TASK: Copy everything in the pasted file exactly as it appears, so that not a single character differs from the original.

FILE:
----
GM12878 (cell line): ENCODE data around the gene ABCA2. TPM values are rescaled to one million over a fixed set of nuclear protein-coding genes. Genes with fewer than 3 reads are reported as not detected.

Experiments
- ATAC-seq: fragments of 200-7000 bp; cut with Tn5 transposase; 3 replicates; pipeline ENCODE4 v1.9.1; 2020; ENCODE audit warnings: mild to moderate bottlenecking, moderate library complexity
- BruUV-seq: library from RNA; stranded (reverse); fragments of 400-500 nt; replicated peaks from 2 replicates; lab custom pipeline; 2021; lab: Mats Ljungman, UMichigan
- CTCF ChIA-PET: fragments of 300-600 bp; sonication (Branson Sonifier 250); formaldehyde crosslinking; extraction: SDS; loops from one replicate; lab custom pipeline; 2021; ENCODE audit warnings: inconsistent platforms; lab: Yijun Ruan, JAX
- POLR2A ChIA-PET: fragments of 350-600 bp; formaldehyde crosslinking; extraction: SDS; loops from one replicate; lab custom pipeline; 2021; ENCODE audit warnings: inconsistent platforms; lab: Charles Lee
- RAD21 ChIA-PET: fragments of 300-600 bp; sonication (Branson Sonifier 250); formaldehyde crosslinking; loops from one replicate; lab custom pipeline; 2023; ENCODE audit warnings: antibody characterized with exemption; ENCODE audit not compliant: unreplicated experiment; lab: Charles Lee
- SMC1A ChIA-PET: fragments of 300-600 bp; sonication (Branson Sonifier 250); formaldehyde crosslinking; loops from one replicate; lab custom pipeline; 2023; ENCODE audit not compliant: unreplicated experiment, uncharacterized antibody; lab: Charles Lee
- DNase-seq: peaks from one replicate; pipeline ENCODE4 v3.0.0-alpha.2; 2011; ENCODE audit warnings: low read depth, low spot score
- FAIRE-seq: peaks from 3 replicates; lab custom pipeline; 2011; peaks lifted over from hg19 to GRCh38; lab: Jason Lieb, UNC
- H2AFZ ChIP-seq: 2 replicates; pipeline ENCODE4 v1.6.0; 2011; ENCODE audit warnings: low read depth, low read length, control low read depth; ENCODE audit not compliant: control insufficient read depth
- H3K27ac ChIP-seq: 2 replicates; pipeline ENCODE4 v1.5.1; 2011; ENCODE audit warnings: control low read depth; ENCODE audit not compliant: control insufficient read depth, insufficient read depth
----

GM12878 (cell line): ENCODE data around the gene ABCA2. TPM values are rescaled to one million over a fixed set of nuclear protein-coding genes. Genes with fewer than 3 reads are reported as not detected.

Experiments
- ATAC-seq: fragments of 200-7000 bp; cut with Tn5 transposase; 3 replicates; pipeline ENCODE4 v1.9.1; 2020; ENCODE audit warnings: mild to moderate bottlenecking, moderate library complexity
- BruUV-seq: library from RNA; stranded (reverse); fragments of 400-500 nt; replicated peaks from 2 replicates; lab custom pipeline; 2021; lab: Mats Ljungman, UMichigan
- CTCF ChIA-PET: fragments of 300-600 bp; sonication (Branson Sonifier 250); formaldehyde crosslinking; extraction: SDS; loops from one replicate; lab custom pipeline; 2021; ENCODE audit warnings: inconsistent platforms; lab: Yijun Ruan, JAX
- POLR2A ChIA-PET: fragments of 350-600 bp; formaldehyde crosslinking; extraction: SDS; loops from one replicate; lab custom pipeline; 2021; ENCODE audit warnings: inconsistent platforms; lab: Charles Lee
- RAD21 ChIA-PET: fragments of 300-600 bp; sonication (Branson Sonifier 250); formaldehyde crosslinking; loops from one replicate; lab custom pipeline; 2023; ENCODE audit warnings: antibody characterized with exemption; ENCODE audit not compliant: unreplicated experiment; lab: Charles Lee
- SMC1A ChIA-PET: fragments of 300-600 bp; sonication (Branson Sonifier 250); formaldehyde crosslinking; loops from one replicate; lab custom pipeline; 2023; ENCODE audit not compliant: unreplicated experiment, uncharacterized antibody; lab: Charles Lee
- DNase-seq: peaks from one replicate; pipeline ENCODE4 v3.0.0-alpha.2; 2011; ENCODE audit warnings: low read depth, low spot score
- FAIRE-seq: peaks from 3 replicates; lab custom pipeline; 2011; peaks lifted over from hg19 to GRCh38; lab: Jason Lieb, UNC
- H2AFZ ChIP-seq: 2 replicates; pipeline ENCODE4 v1.6.0; 2011; ENCODE audit warnings: low read depth, low read length, control low read depth; ENCODE audit not compliant: control insufficient read depth
- H3K27ac ChIP-seq: 2 replicates; pipeline ENCODE4 v1.5.1; 2011; ENCODE audit warnings: control low read depth; ENCODE audit not compliant: control insufficient read depth, insufficient read depth